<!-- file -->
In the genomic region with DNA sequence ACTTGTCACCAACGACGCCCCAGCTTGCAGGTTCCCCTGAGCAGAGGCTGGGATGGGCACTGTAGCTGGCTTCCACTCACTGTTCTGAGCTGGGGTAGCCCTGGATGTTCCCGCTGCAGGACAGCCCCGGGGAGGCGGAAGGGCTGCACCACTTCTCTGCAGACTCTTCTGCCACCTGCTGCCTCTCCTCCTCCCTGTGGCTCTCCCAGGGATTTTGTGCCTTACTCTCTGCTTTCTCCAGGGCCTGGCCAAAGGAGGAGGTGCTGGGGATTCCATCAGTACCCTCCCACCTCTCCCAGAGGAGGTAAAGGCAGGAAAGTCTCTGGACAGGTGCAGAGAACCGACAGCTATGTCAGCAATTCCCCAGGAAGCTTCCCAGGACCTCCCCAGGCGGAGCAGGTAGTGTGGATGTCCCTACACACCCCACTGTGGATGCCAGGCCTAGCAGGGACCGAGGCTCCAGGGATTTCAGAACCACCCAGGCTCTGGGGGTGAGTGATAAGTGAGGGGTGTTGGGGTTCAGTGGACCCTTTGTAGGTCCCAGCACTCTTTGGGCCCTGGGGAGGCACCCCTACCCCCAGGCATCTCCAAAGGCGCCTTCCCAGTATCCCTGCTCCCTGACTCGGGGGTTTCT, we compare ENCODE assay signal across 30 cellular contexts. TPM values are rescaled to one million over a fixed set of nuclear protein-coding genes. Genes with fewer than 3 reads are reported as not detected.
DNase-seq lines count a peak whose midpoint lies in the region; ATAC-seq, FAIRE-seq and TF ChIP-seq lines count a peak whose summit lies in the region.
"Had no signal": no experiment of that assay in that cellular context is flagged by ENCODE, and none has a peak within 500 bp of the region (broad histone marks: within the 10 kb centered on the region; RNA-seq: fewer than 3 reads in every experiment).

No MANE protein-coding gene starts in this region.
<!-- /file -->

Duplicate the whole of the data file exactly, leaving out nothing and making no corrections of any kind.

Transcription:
In the genomic region with DNA sequence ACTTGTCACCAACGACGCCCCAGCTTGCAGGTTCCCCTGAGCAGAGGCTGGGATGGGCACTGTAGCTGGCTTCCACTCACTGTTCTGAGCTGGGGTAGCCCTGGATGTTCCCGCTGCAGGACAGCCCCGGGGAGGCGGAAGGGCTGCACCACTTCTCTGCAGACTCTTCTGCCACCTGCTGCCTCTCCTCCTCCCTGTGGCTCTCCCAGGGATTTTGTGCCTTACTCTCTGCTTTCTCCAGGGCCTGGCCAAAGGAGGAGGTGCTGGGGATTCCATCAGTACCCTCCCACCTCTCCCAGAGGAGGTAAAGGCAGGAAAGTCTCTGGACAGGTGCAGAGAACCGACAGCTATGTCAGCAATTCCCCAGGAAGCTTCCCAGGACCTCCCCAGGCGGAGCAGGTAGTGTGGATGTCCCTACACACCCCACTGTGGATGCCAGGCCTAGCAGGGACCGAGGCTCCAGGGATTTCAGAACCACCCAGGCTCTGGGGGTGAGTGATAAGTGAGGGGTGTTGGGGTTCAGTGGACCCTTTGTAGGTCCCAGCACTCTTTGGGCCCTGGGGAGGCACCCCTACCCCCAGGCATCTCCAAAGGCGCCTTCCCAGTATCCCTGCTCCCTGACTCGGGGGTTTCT, we compare ENCODE assay signal across 30 cellular contexts. TPM values are rescaled to one million over a fixed set of nuclear protein-coding genes. Genes with fewer than 3 reads are reported as not detected.
DNase-seq lines count a peak whose midpoint lies in the region; ATAC-seq, FAIRE-seq and TF ChIP-seq lines count a peak whose summit lies in the region.
"Had no signal": no experiment of that assay in that cellular context is flagged by ENCODE, and none has a peak within 500 bp of the region (broad histone marks: within the 10 kb centered on the region; RNA-seq: fewer than 3 reads in every experiment).

No MANE protein-coding gene starts in this region.